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Originally Posted by PartyHair View Post
On the other hand, there are old people like my mom (82) and my uncle (89) who are not only NOT cranky, they are happy.

I had a great conversation with my uncle on Thanksgiving about how content he is, how good life is, how thankful he is for his good health and his family and friends. He has not had an easy life by any stretch but he's healthy and has a family who loves him and that's enough for him. (He also got better hearing aids, which has to help! Ha!)

And my mom always has a kind word for everyone and is just generally much beloved by all who know her. She still works part time and loves her job and the students with whom she works. She is in pretty good health and her family absolutely adores her.

Anyway. I think that good health - physical and mental - helps old folks not to be so cranky. I also think having family and friends around, and hobbies to enjoy helps too.
Co-sign. I also think a lot of grumpy older people tended to be disagreeable as young people and that's just a personality trait they have. My grandmother was a typical cranky senior citizen who developed dementia just before she died. However, according to my mother and my aunt, she wasn't always nice or agreeable when they were kids, either. She was just born to be nasty. OTOH, my grandfather, who was just six months older than her, always had a laid back personality and is the same way now at 82. When I see relatively young people with nasty attitudes, I know the chances of them acting the same way when they're elderly increase substantially.
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Old 11-25-2012, 03:30 PM   #17
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Originally Posted by Saria View Post
I'm young and I'm pretty cranky. If I live that long I'm either going to be (incredibly) insufferable, or I'll go the opposite direction and mellow out. Which is pretty much the two groups the elderly fit into. I mean, they've had to put up with decades of stupid ****.
i was going to post that Saria's not old and she hella cranky but u beat me to it
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Old 11-25-2012, 05:15 PM   #18
 
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I've noticed that the ones who seem to be crotchety or cranky is that it tends to be kind of a generational and social boundary.

Some people were simply assertive when younger and that assertiveness carried on in life and eventually morphed into them not being afraid to speak up when something is wrong.

I think another problem is that these people grew up in the depression or post WWII. It was big-time etiquette to address people as they should. "Miss, Ma'am, Sir, etc." You were always very respectful of your elders because they were older than you and deserved that respect.

Now, looks at our generation. Could we be more disrespectful as a whole? "We" (general we) don't call people Miss, Ma'am, Sir, Ladies and Gentleman. When you greet someone, you say "Hey Guys!"

And opening doors and in general chivalry was huge back then. I hardly ever see the general chivalry that they expected. Opening car doors, building doors, assisting someone when they sit, tipping your hat at someone, simply smiling and saying "good day!" to someone random in the street.

I don't blame them for being cranky. We are in general a rude generation and while I don't think it's okay to treat someone like crap, I think they're responding to how they're being treated.

Sorry, I hope that made sense.
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Old 11-25-2012, 07:40 PM   #19
 
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Quote:
Originally Posted by PartyHair View Post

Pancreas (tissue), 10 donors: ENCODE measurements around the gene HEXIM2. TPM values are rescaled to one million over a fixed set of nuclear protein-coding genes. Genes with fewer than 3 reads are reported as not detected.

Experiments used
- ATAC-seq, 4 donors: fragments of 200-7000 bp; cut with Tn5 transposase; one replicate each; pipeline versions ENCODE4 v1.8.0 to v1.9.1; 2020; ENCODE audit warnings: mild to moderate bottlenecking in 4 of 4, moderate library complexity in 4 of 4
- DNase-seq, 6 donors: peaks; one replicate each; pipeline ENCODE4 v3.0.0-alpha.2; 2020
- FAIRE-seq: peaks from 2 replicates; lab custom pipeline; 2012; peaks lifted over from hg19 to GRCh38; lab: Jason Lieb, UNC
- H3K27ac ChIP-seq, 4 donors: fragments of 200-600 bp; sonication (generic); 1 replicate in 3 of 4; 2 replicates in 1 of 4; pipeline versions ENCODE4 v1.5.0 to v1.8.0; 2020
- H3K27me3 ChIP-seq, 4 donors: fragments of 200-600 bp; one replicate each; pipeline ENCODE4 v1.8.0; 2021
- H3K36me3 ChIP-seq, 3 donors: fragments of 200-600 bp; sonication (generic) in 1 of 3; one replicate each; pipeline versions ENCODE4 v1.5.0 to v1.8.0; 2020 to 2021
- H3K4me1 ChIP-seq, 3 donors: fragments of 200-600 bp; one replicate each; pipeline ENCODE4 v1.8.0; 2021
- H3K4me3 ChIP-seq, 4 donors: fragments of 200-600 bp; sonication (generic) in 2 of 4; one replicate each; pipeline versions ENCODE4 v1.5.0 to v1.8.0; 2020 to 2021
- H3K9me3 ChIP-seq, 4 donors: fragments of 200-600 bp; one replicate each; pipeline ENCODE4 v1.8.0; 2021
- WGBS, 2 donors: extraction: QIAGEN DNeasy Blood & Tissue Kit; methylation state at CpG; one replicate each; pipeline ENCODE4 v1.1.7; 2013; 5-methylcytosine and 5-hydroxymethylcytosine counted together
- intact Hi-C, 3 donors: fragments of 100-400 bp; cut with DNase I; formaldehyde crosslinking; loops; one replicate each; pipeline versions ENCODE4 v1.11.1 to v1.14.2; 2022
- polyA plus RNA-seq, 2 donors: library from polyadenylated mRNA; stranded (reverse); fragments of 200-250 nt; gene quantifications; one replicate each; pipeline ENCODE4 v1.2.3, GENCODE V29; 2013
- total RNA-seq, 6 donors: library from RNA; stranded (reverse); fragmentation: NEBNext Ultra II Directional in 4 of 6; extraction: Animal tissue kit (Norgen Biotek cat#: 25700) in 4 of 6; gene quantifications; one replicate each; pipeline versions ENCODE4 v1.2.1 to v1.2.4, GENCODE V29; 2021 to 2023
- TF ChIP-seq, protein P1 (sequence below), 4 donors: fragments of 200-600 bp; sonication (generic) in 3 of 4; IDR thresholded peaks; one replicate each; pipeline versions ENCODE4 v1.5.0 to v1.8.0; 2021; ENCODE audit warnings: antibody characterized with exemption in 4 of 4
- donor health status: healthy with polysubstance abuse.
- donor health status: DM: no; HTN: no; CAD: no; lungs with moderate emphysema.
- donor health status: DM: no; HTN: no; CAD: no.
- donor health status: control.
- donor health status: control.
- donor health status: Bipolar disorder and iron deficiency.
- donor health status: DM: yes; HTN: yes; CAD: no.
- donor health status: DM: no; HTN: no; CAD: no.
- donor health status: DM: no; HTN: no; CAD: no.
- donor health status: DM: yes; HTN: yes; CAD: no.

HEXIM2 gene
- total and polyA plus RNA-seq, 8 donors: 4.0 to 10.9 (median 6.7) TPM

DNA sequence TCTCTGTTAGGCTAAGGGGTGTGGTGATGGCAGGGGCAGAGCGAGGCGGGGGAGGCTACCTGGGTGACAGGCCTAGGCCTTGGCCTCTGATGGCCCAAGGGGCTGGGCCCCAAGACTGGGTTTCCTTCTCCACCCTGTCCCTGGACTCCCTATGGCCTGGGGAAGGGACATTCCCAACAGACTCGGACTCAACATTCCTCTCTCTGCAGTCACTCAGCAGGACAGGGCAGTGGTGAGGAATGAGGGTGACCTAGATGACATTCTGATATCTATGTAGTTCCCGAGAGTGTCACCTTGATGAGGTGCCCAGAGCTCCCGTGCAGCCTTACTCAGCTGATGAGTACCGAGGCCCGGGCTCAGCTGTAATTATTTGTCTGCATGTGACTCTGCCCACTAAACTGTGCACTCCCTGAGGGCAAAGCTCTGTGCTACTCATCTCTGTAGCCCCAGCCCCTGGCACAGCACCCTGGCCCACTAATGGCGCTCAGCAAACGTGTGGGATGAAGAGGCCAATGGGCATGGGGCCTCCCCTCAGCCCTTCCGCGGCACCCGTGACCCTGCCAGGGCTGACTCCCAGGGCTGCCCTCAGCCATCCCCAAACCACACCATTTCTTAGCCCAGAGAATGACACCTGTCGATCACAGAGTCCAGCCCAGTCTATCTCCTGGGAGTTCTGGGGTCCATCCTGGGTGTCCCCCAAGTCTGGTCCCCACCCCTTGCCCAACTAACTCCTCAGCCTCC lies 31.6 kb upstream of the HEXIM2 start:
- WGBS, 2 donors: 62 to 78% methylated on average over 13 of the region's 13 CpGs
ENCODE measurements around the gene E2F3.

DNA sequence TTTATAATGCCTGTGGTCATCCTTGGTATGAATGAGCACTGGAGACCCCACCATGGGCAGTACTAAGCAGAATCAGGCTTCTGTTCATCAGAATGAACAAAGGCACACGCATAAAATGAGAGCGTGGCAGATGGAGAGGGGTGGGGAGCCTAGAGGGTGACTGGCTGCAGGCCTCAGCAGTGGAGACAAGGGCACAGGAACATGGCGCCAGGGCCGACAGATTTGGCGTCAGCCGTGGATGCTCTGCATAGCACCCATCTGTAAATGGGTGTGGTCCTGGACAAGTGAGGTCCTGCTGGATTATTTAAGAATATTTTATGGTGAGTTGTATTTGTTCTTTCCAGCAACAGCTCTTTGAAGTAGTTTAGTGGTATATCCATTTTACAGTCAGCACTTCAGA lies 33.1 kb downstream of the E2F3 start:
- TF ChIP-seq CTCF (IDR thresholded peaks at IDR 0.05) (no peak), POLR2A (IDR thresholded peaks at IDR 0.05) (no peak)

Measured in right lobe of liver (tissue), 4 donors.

On the other hand, there are old people like my mom (82) and my uncle (89) who are not only NOT cranky, they are happy.

I had a great conversation with my uncle on Thanksgiving about how content he is, how good life is, how thankful he is for his good health and his family and friends. He has not had an easy life by any stretch but he's healthy and has a family who loves him and that's enough for him. (He also got better hearing aids, which has to help! Ha!)

And my mom always has a kind word for everyone and is just generally much beloved by all who know her. She still works part time and loves her job and the students with whom she works. She is in pretty good health and her family absolutely adores her.

Anyway. I think that good health - physical and mental - helps old folks not to be so cranky. I also think having family and friends around, and hobbies to enjoy helps too.
Love this and totally agree!

Up until the day she died, my grandma was the sweetest, most positive and uplifting person you'd ever meet. Never had an unkind word to say about anybody, and made every single person she encountered feel special. Truly saw the best in everyone!

Now, part of that was just how she was wired.

But I believe another big part is how actively she stayed engaged with her friends, her neighbors, her family, her church, and her students (piano teacher) She was always reading, always challenging herself, always learning something new.

Quote:
And opening doors and in general chivalry was huge back then. I hardly ever see
the general chivalry that they expected. Opening car doors, building doors,
assisting someone when they sit, tipping your hat at someone, simply smiling and
saying "good day!" to someone random in the street.
Hmmm I don't necessarily agree with this. In fact, I just went on a business trip with about 5 coworkers, 3 of whom were male and in age from mid- 20s to early 30s. All were very courteous and chivalrous with opening doors, letting the women walk first, etc.

In summary, I don't think it's fair to generalize all old people as crotchety, and all young people as slacker jerks.
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Old 11-25-2012, 07:48 PM   #20
 
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Quote:
Originally Posted by Saria View Post
I'm young and I'm pretty cranky. If I live that long I'm either going to be (incredibly) insufferable, or I'll go the opposite direction and mellow out. Which is pretty much the two groups the elderly fit into. I mean, they've had to put up with decades of stupid ****.
I think saria has it exactly right. There's only so much 'stupid' we can take.
I'm a happy contented person but I LOVE being cranky. Sometimes the old days WERE better. Young people today sometimes ARE dumb and spoiled and lazy. Sometimes of the people running the world really DO make horrible decisions. And sometimes people DO just suck. So after putting up with it for so many years we get the right to whine about it.

And I don't think cranky means the same thing as miserable or toxic or mean. To me cranky means grumbling and tsk tsking the goings on of the world.